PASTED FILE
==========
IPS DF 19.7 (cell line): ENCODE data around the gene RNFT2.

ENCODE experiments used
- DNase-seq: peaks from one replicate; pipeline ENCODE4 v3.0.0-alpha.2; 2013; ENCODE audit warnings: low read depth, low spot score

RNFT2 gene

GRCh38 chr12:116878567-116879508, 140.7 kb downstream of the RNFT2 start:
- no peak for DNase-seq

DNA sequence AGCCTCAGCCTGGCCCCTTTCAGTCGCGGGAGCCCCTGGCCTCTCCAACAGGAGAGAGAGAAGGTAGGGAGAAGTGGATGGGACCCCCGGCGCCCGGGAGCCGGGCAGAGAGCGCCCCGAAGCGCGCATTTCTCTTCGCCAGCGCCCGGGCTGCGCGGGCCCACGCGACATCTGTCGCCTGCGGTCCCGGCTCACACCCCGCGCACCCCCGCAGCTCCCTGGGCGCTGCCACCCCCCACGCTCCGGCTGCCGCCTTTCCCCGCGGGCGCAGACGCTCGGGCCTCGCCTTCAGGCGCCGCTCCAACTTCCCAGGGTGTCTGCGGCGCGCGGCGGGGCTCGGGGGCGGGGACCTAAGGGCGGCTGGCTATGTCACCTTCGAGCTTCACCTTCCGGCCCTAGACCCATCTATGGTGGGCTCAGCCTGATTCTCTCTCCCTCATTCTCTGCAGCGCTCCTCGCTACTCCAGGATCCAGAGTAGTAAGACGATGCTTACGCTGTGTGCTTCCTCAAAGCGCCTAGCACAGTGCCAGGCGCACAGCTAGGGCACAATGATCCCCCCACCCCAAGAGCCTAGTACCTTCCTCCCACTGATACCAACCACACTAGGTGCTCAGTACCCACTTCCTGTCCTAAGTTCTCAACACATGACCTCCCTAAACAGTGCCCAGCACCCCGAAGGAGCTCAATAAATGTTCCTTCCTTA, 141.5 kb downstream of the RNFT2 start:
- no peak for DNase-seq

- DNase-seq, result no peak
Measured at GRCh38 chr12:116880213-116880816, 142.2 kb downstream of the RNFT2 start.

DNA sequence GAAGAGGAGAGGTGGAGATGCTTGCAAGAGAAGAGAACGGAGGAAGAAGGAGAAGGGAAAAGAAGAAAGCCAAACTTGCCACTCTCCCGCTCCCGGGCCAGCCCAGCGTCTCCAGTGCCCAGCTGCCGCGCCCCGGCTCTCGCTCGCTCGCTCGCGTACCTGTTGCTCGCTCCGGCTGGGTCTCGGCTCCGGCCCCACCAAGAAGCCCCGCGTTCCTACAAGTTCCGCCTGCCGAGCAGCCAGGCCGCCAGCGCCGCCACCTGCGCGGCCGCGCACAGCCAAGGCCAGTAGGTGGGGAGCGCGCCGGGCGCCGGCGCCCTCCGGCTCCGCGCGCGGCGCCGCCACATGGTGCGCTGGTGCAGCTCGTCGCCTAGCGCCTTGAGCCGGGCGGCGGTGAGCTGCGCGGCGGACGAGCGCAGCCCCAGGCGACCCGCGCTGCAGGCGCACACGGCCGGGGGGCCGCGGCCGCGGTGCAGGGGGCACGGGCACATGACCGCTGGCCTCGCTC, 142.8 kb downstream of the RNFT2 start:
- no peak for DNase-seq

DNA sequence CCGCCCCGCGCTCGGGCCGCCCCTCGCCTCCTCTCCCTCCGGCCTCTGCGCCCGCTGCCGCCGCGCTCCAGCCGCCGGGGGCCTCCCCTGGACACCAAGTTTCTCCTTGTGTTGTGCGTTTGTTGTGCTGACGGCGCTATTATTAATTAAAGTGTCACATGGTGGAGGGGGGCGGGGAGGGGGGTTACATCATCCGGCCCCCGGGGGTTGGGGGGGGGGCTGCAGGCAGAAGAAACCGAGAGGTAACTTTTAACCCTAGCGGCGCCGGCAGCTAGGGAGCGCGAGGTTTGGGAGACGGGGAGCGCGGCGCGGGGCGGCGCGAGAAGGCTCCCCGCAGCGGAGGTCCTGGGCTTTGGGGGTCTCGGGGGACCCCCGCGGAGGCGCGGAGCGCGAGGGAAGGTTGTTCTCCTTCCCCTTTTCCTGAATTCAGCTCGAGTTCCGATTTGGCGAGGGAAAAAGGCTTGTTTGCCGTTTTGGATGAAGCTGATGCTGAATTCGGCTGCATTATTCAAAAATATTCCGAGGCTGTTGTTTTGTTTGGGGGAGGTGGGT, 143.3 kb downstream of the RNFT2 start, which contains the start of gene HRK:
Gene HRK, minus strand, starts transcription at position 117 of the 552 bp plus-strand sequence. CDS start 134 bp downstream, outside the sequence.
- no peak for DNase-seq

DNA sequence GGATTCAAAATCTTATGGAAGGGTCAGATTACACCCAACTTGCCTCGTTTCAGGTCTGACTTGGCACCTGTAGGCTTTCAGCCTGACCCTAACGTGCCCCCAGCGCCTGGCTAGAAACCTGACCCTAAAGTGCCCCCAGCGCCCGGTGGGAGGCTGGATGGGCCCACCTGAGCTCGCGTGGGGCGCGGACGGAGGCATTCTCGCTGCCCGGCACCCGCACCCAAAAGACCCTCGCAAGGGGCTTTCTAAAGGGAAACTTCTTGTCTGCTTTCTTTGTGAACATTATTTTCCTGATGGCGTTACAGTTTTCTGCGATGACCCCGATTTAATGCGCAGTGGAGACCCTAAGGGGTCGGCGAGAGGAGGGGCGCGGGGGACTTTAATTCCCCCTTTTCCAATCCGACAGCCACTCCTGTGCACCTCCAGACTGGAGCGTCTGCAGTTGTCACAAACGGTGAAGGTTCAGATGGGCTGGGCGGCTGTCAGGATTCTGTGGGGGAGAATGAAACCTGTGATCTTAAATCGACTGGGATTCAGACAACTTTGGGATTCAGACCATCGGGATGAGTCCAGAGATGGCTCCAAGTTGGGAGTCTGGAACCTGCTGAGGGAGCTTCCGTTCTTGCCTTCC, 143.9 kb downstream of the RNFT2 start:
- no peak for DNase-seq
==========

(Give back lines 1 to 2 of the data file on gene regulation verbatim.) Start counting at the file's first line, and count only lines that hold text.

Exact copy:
IPS DF 19.7 (cell line): ENCODE data around the gene RNFT2.

ENCODE experiments used